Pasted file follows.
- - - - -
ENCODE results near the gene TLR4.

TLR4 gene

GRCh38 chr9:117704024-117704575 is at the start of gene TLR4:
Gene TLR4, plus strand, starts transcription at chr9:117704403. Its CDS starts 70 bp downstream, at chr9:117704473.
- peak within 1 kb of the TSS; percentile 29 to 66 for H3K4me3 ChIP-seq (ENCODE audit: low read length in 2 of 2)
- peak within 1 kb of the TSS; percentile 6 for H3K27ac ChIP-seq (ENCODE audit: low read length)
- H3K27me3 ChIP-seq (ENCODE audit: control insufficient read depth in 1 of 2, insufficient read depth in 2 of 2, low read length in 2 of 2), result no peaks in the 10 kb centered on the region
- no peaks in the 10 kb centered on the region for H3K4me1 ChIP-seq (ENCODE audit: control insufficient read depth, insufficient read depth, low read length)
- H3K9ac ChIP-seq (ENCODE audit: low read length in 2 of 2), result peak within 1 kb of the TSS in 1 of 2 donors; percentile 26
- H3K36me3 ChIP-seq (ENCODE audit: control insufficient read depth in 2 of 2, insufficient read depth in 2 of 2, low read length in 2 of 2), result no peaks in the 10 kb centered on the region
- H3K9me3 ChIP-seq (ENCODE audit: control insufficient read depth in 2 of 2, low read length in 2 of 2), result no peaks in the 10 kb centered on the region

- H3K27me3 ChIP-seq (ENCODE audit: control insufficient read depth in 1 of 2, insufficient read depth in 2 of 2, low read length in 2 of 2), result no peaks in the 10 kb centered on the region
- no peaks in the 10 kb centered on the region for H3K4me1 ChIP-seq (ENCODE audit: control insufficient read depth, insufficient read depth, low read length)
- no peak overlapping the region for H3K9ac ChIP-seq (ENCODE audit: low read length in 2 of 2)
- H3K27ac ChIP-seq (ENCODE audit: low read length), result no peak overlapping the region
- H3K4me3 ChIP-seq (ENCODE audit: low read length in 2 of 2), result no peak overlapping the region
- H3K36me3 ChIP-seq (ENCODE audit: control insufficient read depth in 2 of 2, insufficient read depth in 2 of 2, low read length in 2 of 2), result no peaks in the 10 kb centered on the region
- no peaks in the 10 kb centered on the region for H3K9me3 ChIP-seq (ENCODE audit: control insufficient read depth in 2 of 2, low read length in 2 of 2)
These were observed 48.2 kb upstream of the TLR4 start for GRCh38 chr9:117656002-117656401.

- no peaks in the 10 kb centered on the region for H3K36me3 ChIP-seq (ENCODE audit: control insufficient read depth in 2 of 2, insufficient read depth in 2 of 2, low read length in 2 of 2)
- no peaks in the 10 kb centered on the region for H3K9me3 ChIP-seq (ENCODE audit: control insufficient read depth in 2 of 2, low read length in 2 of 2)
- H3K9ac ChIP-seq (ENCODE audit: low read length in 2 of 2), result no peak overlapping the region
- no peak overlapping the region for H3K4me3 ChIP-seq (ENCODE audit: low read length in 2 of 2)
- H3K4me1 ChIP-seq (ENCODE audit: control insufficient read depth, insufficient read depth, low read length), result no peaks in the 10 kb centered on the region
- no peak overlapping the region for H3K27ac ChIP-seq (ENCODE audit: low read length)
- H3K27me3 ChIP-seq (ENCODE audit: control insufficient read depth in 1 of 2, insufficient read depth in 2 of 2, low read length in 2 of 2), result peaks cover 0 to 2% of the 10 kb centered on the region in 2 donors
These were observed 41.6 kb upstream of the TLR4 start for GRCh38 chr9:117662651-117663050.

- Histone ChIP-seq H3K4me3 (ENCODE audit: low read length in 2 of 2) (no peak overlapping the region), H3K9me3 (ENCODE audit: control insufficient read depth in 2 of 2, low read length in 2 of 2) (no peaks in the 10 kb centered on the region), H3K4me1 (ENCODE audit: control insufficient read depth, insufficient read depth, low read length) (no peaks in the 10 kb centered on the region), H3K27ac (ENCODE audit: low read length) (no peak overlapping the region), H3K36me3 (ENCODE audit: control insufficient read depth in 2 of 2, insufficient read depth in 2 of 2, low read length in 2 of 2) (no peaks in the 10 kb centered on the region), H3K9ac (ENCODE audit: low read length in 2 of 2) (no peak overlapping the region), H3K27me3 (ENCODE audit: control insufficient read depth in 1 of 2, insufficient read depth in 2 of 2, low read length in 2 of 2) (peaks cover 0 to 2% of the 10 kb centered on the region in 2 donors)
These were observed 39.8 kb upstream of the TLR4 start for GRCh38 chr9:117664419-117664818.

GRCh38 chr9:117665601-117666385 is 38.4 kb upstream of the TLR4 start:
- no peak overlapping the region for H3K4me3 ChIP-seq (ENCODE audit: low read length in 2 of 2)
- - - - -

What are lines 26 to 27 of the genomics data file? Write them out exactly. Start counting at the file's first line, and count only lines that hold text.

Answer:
- H3K27me3 ChIP-seq (ENCODE audit: control insufficient read depth in 1 of 2, insufficient read depth in 2 of 2, low read length in 2 of 2), result peaks cover 0 to 2% of the 10 kb centered on the region in 2 donors
These were observed 41.6 kb upstream of the TLR4 start for GRCh38 chr9:117662651-117663050.